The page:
In addition, supplier codes of conduct can prevent gender-based violence and harassment in high-risk sectors. Companies can create a safe and respectful working environment by requiring suppliers to have policies in place to address these issues and provide training to employees on preventing and responding to such incidents. This can reduce the risks of gender-based violence and harassment and ensure that all employees can perform their jobs without fear of harm. In sectors such as mining or construction, where physical and emotional abuse of workers is prevalent, a company could require its suppliers to have a confidential reporting system for incidents of sexual harassment or provide training on bystander intervention.


Lastly, supplier codes of conduct can improve working conditions for women in high-risk sectors. By requiring suppliers to provide adequate maternity leave and breastfeeding facilities and ensure that women have access to personal protective equipment and are not exposed to hazardous working conditions, women’s health and safety can be prioritised, and they can be protected from unfair working conditions. In sectors such as agriculture or fishing, where women often work long hours in dangerous conditions, a company could require suppliers to provide paid maternity leave or ergonomic workstations for pregnant workers.


How to effectively implement Supplier Codes of Conduct 


While supplier codes of conduct can be powerful tools for creating gender-responsive supply chains, their effectiveness depends on how they are implemented. Here are some tips for effective implementation: 


  1. Engage with Suppliers: Engaging with suppliers from the outset is crucial for ensuring that they know the company’s expectations regarding gender equality and women’s empowerment. This can involve training, capacity-building, regular communication, and feedback. A good way in which companies can engage with their suppliers is by providing training on gender equality and sexual harassment prevention and creating channels for workers to report grievances and feedback.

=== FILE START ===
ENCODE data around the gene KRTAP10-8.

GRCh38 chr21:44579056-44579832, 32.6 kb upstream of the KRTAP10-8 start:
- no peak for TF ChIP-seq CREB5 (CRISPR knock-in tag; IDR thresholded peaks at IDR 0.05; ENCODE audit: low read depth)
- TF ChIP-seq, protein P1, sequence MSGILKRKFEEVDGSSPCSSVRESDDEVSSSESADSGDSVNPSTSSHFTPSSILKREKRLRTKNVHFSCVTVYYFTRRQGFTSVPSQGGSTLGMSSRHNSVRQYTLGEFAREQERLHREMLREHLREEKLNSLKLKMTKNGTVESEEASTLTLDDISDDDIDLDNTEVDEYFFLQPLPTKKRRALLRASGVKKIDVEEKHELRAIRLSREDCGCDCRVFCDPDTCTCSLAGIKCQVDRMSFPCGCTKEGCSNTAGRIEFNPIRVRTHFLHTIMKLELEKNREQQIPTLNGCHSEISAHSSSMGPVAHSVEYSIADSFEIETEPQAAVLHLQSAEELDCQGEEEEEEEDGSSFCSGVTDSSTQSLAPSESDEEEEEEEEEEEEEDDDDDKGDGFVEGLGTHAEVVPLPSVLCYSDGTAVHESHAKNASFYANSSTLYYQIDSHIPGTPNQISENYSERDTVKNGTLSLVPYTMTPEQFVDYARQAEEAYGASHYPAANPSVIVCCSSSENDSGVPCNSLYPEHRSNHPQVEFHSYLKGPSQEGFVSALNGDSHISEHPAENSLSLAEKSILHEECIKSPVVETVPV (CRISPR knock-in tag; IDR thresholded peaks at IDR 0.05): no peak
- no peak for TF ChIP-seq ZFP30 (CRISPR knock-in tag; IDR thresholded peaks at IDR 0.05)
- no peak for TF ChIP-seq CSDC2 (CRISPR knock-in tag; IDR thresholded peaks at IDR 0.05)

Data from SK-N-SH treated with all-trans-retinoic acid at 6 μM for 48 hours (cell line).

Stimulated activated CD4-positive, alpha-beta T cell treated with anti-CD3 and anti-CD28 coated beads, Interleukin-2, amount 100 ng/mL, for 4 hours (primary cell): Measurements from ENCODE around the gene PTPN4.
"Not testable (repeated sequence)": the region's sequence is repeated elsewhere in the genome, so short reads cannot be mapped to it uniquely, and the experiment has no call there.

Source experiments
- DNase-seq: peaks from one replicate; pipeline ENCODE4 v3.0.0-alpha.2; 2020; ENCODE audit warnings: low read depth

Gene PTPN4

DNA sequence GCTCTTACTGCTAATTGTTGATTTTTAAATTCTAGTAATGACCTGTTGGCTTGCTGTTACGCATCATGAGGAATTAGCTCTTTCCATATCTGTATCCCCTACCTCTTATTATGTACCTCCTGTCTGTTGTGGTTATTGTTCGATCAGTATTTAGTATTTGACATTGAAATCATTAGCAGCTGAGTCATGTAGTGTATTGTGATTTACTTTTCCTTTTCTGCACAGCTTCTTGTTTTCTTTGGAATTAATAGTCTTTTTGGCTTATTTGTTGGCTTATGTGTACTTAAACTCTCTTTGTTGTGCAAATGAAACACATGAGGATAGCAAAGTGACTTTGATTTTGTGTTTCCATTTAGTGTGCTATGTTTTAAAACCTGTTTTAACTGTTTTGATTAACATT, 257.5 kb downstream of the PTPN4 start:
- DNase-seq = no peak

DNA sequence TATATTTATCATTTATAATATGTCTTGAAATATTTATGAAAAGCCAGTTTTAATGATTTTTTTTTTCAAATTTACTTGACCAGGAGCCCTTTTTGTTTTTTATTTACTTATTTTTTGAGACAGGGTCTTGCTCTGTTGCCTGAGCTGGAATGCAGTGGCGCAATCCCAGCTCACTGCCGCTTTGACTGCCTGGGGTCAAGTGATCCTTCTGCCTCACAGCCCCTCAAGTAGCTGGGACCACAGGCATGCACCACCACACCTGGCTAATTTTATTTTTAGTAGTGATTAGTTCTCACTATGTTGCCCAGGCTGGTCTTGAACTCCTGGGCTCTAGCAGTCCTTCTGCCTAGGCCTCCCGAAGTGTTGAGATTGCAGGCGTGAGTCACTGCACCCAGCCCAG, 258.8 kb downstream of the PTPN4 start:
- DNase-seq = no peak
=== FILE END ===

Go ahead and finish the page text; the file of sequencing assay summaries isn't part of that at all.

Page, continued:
2. Incentivise Compliance: Incentivising compliance with supplier codes of conduct can effectively encourage suppliers to meet the required standards. This can involve providing rewards or recognition for suppliers demonstrating strong performance on gender equality and women’s empowerment. For example, companies can incentivise compliance by offering bonuses or preferential treatment to suppliers that demonstrate a commitment to gender equality and women’s empowerment. This can include supporting women-owned businesses, providing training and capacity-building on gender equality, and ensuring that women are represented in management positions. 
  3. Monitor Supplier Performance: Regular monitoring and assessment of supplier performance are crucial for ensuring that supplier codes of conduct are met. This can involve on-site inspections, performance reviews and audits. Such audits might include checking for fair labour practices, working conditions, and safety measures and assessing whether suppliers have adequate policies to address gender-based violence and harassment.  


Overall, implementing supplier codes of conduct can be a powerful means of promoting gender equality and empowering women in supply chains. By setting clear expectations for suppliers and incentivising compliance, companies can create a culture of respect and inclusivity that benefits all workers, particularly those who are most vulnerable to gender-based discrimination and violence. However, the effectiveness of these mechanisms depends on how they are implemented, and companies must engage with their suppliers and monitor their performance regularly to ensure that they meet the required standards. Ultimately, gender-responsive supply chains are not only essential for achieving gender equality but also for creating sustainable and ethical supply chains that benefit workers, communities, and the environment. 


Written by: Ivy Onyechere